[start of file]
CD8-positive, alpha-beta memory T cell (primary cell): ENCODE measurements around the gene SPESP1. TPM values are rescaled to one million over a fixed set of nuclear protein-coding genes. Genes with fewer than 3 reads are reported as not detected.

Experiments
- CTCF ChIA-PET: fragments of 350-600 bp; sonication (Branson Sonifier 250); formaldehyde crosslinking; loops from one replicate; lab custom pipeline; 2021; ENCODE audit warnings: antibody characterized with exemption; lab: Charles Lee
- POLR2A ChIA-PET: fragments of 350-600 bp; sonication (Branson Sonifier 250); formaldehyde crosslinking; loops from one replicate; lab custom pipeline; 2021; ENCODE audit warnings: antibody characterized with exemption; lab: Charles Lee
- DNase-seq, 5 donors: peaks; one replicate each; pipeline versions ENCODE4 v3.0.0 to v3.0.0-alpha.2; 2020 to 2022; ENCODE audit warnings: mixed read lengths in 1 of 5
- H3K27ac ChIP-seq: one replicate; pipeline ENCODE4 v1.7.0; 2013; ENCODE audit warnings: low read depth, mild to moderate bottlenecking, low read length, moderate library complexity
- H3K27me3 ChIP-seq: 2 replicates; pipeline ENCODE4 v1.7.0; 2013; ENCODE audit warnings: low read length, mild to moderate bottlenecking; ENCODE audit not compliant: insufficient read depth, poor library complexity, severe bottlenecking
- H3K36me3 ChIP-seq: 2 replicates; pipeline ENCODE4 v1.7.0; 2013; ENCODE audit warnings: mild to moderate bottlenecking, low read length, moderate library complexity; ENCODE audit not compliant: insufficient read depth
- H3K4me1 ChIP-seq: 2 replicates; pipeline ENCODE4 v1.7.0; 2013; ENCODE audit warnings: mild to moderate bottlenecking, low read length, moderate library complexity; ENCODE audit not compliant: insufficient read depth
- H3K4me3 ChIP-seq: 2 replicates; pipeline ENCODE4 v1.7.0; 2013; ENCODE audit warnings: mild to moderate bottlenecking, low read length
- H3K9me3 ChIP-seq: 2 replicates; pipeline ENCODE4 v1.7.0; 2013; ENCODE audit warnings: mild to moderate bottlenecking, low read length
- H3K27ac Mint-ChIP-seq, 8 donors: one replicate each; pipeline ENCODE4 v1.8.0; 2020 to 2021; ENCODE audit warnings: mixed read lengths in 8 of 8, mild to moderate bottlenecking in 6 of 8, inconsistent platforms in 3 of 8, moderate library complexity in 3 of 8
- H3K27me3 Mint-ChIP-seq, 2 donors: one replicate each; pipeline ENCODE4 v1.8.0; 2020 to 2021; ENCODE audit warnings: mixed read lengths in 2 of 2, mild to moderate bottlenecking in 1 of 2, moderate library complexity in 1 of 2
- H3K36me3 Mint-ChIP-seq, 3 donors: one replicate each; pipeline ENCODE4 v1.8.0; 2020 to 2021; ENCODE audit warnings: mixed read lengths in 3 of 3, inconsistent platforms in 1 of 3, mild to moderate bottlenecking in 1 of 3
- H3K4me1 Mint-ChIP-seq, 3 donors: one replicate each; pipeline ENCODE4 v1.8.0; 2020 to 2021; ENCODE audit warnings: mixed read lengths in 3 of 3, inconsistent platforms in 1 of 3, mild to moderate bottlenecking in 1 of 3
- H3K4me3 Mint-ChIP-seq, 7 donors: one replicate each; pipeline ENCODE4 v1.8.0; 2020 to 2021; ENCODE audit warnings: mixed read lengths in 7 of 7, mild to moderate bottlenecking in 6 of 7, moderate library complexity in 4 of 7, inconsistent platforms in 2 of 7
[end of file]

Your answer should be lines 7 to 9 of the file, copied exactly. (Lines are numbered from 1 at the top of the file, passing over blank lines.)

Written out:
- H3K27me3 ChIP-seq: 2 replicates; pipeline ENCODE4 v1.7.0; 2013; ENCODE audit warnings: low read length, mild to moderate bottlenecking; ENCODE audit not compliant: insufficient read depth, poor library complexity, severe bottlenecking
- H3K36me3 ChIP-seq: 2 replicates; pipeline ENCODE4 v1.7.0; 2013; ENCODE audit warnings: mild to moderate bottlenecking, low read length, moderate library complexity; ENCODE audit not compliant: insufficient read depth
- H3K4me1 ChIP-seq: 2 replicates; pipeline ENCODE4 v1.7.0; 2013; ENCODE audit warnings: mild to moderate bottlenecking, low read length, moderate library complexity; ENCODE audit not compliant: insufficient read depth